|Publication number||US8224087 B2|
|Application number||US 11/778,633|
|Publication date||Jul 17, 2012|
|Filing date||Jul 16, 2007|
|Priority date||Jul 16, 2007|
|Also published as||US20090025039|
|Publication number||11778633, 778633, US 8224087 B2, US 8224087B2, US-B2-8224087, US8224087 B2, US8224087B2|
|Inventors||Michael Bronstein, Alex Bronstein, Shlomo S. Rakib, Asaf Matatyaou|
|Original Assignee||Michael Bronstein, Alex Bronstein, Rakib Shlomo S, Asaf Matatyaou|
|Export Citation||BiBTeX, EndNote, RefMan|
|Patent Citations (23), Non-Patent Citations (3), Referenced by (1), Classifications (22), Legal Events (7)|
|External Links: USPTO, USPTO Assignment, Espacenet|
The present invention pertains generally to storing, retrieving and displaying media information. More particularly, the present invention relates to methods and apparatus for processing video and audio content so that undesired content is discarded, and only desired content is retained.
Digital video recorders (DVR) allow a convenient and flexible way of storing and retrieving video and audio information accessible to the modern user of media content. Today, the majority of video content is coming from cable or satellite providers, or archived on different media. However, the rapid development of broadband networks will increase the percentage of content coming from the Internet, peer-to-peer sharing, etc. These trends blur the traditional concept of channels and we therefore refer to the possible sources of video as the ocean of content.
Storing and retrieving important content from this ocean is becoming a problem. Given the large choice of content, the user has problems choosing what he wants to see. Assuming that a typical DVR can store hours of video, a typical, modern user who has limited time is unable to see even a small fraction of the data he would like to see. Modern DVRs have some basic capabilities facilitating the preview and retrieval of recorder content, but they are too limited and generic to be convenient.
Viewers of video typically desire the ability to see certain portions of a program that are significant to them (i.e., desired content). It should be understood that for a single content, multiple different video digests can be created, depending upon the definition of desired and undesired content. Since such definitions are subjective, ideally, a video digest is custom-tailored for every user.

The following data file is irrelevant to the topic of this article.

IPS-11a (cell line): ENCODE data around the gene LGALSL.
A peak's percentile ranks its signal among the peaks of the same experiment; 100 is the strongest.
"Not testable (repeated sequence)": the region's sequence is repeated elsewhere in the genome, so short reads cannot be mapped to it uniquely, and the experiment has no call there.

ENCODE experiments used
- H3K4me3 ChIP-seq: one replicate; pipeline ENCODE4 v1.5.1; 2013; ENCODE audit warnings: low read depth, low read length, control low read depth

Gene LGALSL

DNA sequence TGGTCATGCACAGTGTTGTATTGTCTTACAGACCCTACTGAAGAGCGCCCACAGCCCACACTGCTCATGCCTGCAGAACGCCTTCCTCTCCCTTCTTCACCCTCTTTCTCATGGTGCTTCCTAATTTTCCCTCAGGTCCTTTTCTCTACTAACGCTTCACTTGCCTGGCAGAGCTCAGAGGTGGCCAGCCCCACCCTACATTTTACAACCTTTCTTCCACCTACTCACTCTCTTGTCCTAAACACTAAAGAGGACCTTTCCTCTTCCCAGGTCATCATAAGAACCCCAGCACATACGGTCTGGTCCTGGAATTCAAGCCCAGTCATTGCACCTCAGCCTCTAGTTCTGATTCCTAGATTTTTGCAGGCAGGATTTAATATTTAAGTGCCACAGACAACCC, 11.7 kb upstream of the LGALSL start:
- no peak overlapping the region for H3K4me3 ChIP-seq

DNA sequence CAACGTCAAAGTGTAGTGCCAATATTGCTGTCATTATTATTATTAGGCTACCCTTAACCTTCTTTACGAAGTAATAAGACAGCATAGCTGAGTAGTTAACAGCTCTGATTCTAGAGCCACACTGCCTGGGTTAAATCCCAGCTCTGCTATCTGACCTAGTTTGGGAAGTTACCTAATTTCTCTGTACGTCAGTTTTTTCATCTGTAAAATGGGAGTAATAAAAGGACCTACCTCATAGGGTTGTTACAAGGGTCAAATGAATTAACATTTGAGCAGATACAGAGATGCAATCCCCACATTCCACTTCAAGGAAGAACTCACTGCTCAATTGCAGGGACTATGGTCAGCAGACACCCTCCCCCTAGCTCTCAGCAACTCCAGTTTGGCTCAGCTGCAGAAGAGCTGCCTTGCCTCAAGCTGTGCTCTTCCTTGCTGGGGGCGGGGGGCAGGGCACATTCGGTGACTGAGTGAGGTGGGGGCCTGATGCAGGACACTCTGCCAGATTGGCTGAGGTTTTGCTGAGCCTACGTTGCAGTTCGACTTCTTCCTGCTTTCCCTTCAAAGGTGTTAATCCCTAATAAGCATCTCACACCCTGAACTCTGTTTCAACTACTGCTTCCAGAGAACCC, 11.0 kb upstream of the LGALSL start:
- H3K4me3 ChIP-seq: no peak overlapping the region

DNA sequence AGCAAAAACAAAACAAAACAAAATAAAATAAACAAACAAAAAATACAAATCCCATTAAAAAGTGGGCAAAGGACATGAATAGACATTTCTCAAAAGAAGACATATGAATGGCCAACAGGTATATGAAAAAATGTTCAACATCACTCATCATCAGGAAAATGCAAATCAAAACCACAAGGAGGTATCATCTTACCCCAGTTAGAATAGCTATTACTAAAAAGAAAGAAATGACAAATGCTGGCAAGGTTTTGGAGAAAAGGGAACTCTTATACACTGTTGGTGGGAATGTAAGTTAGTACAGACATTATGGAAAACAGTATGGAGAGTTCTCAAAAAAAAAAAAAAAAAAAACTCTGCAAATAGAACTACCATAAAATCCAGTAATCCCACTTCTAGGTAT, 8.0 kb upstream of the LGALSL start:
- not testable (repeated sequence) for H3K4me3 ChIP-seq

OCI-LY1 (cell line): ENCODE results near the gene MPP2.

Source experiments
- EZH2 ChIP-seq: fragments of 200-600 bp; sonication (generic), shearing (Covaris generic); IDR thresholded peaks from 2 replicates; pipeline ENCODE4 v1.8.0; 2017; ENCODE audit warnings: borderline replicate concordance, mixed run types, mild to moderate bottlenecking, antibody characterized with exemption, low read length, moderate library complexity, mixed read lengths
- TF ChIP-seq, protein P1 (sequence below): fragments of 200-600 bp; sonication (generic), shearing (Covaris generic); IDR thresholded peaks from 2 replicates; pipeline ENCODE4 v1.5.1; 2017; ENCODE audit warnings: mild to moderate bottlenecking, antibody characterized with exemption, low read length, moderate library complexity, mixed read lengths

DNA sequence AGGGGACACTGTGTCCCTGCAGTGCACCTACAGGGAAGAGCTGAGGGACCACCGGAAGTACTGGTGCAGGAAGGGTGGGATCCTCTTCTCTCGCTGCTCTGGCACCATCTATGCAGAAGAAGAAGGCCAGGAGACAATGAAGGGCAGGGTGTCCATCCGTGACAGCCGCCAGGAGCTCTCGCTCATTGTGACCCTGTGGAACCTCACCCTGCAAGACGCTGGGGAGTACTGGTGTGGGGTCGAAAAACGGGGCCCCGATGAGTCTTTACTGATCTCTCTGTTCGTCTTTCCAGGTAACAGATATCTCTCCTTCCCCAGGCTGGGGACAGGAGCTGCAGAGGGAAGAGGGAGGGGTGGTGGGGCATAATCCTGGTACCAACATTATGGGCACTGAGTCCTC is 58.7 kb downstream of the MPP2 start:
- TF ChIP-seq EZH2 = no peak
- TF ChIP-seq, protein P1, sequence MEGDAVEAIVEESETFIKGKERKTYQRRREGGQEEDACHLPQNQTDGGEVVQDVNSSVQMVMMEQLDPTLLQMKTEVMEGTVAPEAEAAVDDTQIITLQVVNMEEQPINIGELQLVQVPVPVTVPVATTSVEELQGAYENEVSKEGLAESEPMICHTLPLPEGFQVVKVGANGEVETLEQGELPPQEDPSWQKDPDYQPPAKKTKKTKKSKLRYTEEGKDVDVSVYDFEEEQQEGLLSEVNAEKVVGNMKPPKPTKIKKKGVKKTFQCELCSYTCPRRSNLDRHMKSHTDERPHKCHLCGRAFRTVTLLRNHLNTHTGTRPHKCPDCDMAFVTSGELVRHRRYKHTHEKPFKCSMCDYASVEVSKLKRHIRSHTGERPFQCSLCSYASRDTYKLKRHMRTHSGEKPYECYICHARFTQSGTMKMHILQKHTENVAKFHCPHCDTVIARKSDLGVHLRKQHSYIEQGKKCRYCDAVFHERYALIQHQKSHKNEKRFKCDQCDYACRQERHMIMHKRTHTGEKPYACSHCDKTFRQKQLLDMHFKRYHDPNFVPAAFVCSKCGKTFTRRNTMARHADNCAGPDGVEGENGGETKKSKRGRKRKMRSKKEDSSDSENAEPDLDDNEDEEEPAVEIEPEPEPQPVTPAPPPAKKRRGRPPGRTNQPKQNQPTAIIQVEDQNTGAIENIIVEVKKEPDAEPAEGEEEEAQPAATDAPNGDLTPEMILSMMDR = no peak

Theoretically, desired and undesired content can be given a semantic description. For example, one may wish to see scenes of car crashes and exclude advertisements. “Car crashes” and “advertisements” are semantic labels to the aforementioned classes of video content. Matching of semantic description to video content belongs to the general category of pattern recognition problems, usually referred to as video search. As of today's state of science and technology, there are no unique and reliable ways to relate high-level semantic description to the actual video content. The major distinction between video digest and video search applications is that in video digest, the user does not wish to describe semantically the content he would like or would not like to see, and usually prefers a zero-effort experience, in which no explicit interaction with the system is needed.
In one aspect, the present invention pertains generally to storing and retrieving video and audio information.
In a more particular aspect, the present invention relates to methods and apparatus for processing media content so that insignificant content is discarded, and only significant content is retained.
The present invention is directed to an overall method and apparatus that can determine numerous different categories of relevancy, which can then be combined in different ways, providing an ability to automatically extract relevant information out of the video content, and use that extracted information to create what is referred to as a video digest.